It’s therefore surprising that telemarketing firms do not try to behave differently, to make their employees sound a little less like telemarketers. But in reality, they work very hard to make their employees sound identical. I’ve done the job myself and I remember my line manager listening in to calls to make sure we were all sticking to the script.
I also know as the impatient recipient of these calls that it’s impossible to make the caller speed up or get to the point before the script tells them to. Saying things like “Please can you just tell me what you want? I’m in a hurry,” or “What’s the point of this call?” won’t get you through the script any faster. The only control you have is to hang up. Which I invariably do.
So why don’t telemarketing firms adopt tactics that would make us all less likely to hang up? I worked out my answer after meeting Professor Ursula Huws, who spoke a few months ago at a publishing summit I helped to organise. One of her many insights about the current labour market is the trend for tacit knowledge to turn into codified knowledge when companies begin outsourcing. In other words, as I put it in an earlier blog post,
...training stops being about on-the-job learning and starts being about a specific checklist of items to be learnt. Evaluating performance also becomes codified, with written standards and goals replacing more nuanced appraisals.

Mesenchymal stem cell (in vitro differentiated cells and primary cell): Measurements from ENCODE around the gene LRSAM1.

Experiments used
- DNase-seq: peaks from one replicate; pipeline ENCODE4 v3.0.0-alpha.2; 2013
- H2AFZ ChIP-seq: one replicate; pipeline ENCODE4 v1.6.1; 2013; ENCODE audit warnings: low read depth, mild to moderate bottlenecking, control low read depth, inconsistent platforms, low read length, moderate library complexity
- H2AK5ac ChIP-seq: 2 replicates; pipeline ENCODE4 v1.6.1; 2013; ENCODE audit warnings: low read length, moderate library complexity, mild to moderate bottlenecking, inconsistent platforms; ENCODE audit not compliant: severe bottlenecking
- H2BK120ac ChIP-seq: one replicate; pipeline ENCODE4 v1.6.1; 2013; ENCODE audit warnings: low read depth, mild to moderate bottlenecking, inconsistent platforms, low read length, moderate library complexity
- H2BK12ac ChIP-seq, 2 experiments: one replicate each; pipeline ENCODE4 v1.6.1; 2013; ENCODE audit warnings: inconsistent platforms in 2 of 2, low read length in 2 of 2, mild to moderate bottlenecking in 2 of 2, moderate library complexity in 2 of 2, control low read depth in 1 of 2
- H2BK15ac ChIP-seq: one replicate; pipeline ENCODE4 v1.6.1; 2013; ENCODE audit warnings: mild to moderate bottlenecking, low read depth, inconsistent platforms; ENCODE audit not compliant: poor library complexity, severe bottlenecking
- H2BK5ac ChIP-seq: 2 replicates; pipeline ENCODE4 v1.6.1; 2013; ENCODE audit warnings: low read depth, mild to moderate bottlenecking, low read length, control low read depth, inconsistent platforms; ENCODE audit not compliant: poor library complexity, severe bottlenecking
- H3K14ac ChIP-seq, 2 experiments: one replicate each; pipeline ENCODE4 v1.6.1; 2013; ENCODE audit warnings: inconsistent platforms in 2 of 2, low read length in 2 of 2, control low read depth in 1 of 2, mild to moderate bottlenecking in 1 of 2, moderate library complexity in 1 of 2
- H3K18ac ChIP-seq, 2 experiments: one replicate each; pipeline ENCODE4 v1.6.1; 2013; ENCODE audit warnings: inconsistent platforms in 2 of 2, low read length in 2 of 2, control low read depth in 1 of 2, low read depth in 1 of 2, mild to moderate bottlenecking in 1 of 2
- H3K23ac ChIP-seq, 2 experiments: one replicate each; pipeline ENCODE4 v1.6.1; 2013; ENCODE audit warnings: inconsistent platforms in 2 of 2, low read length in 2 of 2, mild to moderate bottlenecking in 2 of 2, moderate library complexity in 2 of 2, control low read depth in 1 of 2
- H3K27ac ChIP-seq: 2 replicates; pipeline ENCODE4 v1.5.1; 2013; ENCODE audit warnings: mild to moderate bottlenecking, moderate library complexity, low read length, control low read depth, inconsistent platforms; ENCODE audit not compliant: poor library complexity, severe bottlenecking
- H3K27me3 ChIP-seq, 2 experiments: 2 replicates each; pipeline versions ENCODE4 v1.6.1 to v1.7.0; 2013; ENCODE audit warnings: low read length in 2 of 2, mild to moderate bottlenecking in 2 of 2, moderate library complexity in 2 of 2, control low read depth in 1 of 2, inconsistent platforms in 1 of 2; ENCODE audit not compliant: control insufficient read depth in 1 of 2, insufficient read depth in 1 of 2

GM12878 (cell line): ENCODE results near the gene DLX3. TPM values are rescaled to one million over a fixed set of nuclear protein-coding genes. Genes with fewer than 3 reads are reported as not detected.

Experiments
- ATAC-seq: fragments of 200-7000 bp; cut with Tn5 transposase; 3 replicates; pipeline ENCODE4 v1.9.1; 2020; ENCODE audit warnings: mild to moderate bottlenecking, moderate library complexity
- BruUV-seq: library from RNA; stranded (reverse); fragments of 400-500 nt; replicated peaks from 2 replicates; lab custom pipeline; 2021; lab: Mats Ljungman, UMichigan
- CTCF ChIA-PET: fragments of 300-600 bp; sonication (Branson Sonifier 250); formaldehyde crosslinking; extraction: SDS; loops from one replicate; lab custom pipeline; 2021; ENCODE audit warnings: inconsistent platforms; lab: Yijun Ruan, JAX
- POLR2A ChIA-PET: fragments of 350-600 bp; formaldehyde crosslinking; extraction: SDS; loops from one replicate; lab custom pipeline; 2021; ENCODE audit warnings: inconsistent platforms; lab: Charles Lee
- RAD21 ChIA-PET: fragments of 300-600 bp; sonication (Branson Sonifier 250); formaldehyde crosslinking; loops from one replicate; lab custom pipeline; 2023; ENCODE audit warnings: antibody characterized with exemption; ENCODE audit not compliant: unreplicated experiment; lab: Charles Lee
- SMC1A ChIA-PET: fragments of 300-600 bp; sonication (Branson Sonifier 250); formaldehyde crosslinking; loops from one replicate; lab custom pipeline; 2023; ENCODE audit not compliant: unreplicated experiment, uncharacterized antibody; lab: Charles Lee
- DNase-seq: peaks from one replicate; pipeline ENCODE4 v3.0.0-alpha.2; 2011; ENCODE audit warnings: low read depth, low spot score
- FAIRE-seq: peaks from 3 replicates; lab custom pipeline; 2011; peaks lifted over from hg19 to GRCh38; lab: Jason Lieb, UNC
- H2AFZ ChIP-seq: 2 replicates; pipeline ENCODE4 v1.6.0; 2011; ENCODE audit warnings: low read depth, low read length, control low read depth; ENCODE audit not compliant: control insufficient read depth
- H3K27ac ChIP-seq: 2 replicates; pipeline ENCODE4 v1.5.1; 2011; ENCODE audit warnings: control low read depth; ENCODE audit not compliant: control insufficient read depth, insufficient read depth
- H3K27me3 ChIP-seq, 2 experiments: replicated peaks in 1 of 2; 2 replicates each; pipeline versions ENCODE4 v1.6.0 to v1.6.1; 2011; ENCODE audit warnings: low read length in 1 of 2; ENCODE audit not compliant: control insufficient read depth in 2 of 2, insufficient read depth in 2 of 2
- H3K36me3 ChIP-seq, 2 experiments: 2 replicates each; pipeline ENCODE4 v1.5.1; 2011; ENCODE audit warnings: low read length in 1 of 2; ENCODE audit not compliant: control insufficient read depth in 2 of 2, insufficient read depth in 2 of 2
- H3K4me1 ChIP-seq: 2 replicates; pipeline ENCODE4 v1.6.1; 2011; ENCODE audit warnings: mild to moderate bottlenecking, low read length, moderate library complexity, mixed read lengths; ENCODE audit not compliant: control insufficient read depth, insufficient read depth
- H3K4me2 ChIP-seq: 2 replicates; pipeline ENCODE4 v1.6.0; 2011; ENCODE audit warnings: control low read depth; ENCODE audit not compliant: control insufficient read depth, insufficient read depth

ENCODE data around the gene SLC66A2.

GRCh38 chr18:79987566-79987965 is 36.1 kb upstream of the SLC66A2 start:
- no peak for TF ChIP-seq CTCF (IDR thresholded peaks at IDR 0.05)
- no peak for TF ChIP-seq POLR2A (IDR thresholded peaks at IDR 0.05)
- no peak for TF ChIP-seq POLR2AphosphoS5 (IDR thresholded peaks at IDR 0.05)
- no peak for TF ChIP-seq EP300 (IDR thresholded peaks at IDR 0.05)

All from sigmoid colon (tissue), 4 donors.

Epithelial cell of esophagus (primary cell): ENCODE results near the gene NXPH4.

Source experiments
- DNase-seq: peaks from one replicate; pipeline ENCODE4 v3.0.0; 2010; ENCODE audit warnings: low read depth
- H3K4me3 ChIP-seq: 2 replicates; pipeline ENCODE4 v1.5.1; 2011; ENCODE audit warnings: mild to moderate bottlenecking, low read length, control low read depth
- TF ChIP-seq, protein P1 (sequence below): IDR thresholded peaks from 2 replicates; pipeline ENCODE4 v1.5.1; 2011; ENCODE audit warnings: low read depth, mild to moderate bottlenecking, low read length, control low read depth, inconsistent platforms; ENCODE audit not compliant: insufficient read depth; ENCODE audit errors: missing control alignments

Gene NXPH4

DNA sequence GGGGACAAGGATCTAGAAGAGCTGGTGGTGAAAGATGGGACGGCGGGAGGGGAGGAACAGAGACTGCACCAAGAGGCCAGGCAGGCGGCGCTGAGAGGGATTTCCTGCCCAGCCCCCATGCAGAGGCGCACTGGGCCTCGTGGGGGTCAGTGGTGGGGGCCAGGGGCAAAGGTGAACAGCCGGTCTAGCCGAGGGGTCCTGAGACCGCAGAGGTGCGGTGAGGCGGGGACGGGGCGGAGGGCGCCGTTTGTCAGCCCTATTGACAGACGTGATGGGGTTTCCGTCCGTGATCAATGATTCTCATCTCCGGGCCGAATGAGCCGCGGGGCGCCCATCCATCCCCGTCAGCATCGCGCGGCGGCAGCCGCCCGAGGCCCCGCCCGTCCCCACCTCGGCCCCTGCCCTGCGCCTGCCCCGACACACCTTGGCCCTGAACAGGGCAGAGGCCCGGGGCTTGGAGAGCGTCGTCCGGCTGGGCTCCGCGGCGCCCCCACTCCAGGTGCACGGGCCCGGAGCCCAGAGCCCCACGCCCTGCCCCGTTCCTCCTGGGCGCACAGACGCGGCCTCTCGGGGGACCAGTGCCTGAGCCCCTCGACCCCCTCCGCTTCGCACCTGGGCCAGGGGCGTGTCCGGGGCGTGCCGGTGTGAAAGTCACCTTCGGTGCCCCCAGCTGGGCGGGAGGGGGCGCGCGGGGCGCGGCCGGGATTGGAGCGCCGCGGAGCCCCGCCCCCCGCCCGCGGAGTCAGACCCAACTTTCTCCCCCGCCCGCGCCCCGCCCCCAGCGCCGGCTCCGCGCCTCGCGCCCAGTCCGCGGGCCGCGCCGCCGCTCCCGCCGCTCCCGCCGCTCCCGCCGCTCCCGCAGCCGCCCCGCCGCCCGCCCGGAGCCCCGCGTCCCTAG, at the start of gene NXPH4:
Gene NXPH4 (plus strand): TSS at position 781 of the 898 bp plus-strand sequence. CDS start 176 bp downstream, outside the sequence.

In that context, it makes perfect sense that telemarketing agencies rely heavily on scripts and processes, even out-of-date ones like asking for “Miss Griffin”, rather than investing in the kind of environment that would let workers come up with their own winning turns of phrase.
Maybe an in-house telemarketing team, trained to speak off-script, would make more sales, but it’s a risk. It’s a financial risk because there’s no guarantee that the extra sales, if any, would cover the extra cost, but that’s not all. It’s a risk because it requires a company to behave differently from all its competitors, which means doing the work of figuring out what to do without being able to copy anybody else. If you decide to bring telemarketing in-house, develop an environment where people are trained rather than scripted and move away from the checklist approach, there are too many ways in which you can (and probably will) go wrong.
It’s much easier to do what all your competitors are doing. Pick an agency, probably using cost as the deciding factor, then go through the usual processes. The results might not be brilliant, but the shareholders won’t question your decision. If it goes wrong, blame the agency rather than your overall approach and pick a new one. You drive down costs by being a shopper who can pick and choose, they drive down costs by turning their workers into charmless automatons.
Competition doesn’t lead to innovation if cost is the only factor you’re competing on. That’s why the relatively modern, market-driven business strategy of outsourcing has led to the fossilisation of behaviours. When you answer the phone, the story of that failure is told in the second or two before the caller speaks.